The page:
A Just War : St. Augustine 's Political Philosophy Essay

1242 Words Nov 16th, 2015 5 Pages
A Just War: St. Augustine’s Political philosophy
The sack of Rome by the Visigoths signified the fall of the Roman Empire, and the beginning of the dark ages. The dark ages represented a time of hardship, suffering, and warfare. Many individuals blamed the Christian church for the fall of Rome and the grief that followed thereafter. On the contrary, medieval philosopher and church scholar St. Augustine of Hippo defended the Christian faith in his book “The City of God.” In the novel he says the Roman Empire fell because it was not founded on the principals of peace and also that the idea war of self-defense is the only form of a just war that is acceptable. In fact, in his book, Augustine explains how the Roman Republic was created on virtuous grounds, but in its transition to an Empire it grew corrupt. Augustine acknowledges that most Christians hope to avoid war and the vices that follow, but there are certain situations where Christians must fight a just war. I support Augustine and his beliefs that a city will be destroyed if it is not founded on the virtue of peace, and if it utilizes war in other manners than self-defense.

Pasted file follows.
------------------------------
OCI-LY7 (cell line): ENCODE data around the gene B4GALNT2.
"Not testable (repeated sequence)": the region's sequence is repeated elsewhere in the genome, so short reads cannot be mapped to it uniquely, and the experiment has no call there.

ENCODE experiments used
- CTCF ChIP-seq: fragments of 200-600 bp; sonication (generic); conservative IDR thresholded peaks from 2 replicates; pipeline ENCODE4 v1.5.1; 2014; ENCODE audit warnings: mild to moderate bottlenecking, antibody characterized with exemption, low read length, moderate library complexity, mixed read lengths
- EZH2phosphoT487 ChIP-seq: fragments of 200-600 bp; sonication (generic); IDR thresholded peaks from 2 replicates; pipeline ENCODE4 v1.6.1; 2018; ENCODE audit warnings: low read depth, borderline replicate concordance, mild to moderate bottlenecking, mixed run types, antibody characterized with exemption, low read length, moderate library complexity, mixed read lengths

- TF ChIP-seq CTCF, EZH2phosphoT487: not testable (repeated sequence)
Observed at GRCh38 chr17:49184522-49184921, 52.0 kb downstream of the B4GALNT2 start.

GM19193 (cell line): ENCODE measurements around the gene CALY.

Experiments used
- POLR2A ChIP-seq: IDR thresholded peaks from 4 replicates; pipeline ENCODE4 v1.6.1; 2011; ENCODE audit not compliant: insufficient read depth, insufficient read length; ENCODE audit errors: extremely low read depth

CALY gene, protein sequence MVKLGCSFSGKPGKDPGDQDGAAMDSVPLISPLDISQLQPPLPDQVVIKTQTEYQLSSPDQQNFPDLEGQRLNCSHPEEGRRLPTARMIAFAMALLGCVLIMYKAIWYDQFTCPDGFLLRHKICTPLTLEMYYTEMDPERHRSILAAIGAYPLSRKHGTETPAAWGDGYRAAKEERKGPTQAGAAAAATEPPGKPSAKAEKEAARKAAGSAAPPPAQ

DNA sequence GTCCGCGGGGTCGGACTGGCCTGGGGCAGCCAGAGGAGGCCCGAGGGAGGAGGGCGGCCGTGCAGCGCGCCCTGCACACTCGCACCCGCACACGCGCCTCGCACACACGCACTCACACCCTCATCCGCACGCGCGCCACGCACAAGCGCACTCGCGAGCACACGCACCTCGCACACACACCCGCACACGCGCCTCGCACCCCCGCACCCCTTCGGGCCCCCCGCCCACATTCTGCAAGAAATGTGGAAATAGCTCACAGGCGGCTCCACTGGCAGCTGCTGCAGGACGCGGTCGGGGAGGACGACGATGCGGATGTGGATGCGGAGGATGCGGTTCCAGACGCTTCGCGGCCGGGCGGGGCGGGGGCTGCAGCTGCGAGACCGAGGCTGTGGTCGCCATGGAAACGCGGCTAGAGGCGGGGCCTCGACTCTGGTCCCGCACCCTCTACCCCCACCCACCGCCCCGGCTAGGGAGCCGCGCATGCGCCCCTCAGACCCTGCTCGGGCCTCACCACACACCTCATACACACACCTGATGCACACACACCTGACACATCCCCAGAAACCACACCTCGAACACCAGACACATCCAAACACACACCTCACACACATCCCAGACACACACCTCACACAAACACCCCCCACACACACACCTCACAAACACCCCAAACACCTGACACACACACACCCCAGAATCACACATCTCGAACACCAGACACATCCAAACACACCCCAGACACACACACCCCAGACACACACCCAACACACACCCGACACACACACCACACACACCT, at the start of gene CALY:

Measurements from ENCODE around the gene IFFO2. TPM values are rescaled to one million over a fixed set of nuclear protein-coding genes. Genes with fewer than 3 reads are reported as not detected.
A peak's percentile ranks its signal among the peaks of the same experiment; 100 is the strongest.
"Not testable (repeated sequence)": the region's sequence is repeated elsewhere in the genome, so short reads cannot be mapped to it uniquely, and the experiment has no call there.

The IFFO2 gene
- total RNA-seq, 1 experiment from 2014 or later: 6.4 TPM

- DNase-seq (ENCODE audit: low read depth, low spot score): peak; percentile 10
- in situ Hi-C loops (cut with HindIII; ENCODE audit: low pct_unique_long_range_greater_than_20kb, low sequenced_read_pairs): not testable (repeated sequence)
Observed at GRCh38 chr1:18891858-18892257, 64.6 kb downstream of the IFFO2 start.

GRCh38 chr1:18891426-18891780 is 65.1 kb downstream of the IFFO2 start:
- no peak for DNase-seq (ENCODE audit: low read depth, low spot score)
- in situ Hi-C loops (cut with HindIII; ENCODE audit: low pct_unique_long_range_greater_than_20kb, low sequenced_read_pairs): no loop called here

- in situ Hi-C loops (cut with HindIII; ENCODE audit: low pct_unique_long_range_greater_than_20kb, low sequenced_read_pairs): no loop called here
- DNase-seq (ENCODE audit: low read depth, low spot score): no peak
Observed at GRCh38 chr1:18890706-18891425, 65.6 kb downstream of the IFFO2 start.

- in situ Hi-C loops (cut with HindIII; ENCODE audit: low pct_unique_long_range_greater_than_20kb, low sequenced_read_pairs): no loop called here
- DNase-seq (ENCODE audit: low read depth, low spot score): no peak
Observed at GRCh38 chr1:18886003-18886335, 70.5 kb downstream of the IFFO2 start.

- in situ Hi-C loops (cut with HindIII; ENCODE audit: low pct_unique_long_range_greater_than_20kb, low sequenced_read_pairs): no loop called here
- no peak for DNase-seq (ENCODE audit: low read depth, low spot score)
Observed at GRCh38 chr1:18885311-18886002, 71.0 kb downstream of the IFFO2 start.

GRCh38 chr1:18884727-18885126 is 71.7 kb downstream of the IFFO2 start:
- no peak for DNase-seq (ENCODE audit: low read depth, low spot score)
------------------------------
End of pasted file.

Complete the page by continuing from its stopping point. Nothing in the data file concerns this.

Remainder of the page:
Furthermore, Augustine believes all states are striving for peace, but seek it in different ways. For example, one state may seek peace through conquest, while another seeks peace through diplomacy. Despite having the common goal of peace, Augustine would argue a state seeking peace through conquest is unjust, because violence in the Christian…

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